Personally, I get more sleep on a remote schedule. I am less tired during the day because I can essentially roll out of bed and walk seven feet to my desk - no more waking up two hours before my shift so I can beat traffic. I also have time to cook healthier meals for myself and I don’t have to worry about them leaking into my work bag during the commute. I have time to work out, sometimes on my lunch break!
All of these lend to more energetic and productive employees who are far less likely to take a sick day because they’re taking better care of themselves. Yes, I am still picking at my fridge every 30 minutes, but the pros outweigh the cons.
This year, some companies took to virtual teams more quickly than others. I’ve had the opportunity to work with two companies with very different success rates. One of them had no resources in place to work remotely, and they were entirely unprepared. Productivity was low and things were communicated poorly, leading to frequent misunderstandings.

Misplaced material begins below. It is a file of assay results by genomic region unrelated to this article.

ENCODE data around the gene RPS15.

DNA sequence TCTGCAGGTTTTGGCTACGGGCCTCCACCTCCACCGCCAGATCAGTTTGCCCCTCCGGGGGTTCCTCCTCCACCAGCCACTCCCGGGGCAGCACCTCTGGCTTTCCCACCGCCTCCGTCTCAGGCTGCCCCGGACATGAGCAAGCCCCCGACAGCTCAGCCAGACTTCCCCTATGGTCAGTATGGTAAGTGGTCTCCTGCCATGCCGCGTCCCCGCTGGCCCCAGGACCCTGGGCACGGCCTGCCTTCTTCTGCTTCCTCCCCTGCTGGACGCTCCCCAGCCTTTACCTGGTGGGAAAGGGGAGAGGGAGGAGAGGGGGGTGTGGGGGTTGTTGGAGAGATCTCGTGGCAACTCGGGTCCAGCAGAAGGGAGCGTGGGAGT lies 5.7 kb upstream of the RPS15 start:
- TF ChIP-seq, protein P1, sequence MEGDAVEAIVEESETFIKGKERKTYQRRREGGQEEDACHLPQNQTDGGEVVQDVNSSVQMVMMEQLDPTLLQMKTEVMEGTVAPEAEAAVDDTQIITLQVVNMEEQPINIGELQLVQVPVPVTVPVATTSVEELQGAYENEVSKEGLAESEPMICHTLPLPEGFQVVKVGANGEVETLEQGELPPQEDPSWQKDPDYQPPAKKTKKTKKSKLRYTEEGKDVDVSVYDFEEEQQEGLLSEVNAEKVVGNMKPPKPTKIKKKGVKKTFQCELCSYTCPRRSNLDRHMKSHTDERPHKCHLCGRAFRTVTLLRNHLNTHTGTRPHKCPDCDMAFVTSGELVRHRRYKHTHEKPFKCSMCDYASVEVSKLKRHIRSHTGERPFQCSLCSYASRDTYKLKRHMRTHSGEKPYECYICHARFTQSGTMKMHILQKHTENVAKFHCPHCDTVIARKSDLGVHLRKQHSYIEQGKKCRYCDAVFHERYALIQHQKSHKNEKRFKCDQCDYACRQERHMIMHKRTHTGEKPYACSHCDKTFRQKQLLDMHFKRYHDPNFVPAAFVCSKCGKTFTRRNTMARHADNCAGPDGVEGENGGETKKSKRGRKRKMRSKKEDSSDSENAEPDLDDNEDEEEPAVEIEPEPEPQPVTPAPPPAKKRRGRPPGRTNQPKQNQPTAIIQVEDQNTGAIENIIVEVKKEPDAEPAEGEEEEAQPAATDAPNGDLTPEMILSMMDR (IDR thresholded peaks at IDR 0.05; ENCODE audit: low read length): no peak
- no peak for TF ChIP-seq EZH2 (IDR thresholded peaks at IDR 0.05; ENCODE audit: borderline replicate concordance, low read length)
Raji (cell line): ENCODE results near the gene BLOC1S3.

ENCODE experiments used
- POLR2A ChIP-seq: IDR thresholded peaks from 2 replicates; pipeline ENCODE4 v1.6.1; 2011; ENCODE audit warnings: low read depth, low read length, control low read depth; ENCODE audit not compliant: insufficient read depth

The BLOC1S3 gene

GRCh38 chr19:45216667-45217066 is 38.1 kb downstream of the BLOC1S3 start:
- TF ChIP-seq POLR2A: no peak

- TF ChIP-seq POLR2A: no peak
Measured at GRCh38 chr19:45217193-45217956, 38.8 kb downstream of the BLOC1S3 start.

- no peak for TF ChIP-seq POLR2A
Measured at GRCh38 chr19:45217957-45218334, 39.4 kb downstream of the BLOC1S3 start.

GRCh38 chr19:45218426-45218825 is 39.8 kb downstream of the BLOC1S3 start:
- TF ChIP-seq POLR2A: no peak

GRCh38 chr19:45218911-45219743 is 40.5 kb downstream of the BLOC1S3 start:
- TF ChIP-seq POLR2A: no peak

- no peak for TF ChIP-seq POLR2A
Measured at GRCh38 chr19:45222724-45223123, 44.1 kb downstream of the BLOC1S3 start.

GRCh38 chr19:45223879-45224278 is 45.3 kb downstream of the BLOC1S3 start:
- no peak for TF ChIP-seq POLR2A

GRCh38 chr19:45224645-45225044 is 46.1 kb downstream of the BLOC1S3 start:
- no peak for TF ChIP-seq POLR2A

The other team I worked with was quicker to embrace the virtual lifestyle and recognized it was here to stay. This flexibility prevented any hiccups in their workflow and they’ve just had their best quarter to date. By familiarizing yourself with virtual teams, you’re setting yourself up for success in the future, and whatever it may bring.
7. Better Communication
When you’re not able to swivel your chair around and tap a colleague on the shoulder, you take the time to be more conscious of your communications. How do you keep things concise and clear so you’re understood? It’s a skill that you develop over time, and virtual teams provide the opportunity to improve. Maybe the improvement takes place in your emails, meetings, or your training materials. Either way, you’ll walk away with a stronger team.
8. Skill Development and Software
Working with a virtual team often means embracing new tools to be more effective. Maybe that’s a communication tool like Slack or a project management tool like Asana (a step up from the departmental whiteboard). Familiarity with new software tools is great for personal development and will make your team more competitive in the long run.
9. Availability Around the Clock
By having a virtual team, you’re able to capitalize on increased availability. Maybe Trevor, your content strategist, doubles as a Zumba instructor and needs mornings off. You might have international staff who can be available in the middle of the night. By having a broader range of hours, the workday doesn’t have to end at five and you open yourself up to more opportunities.
10. Fewer Office Politics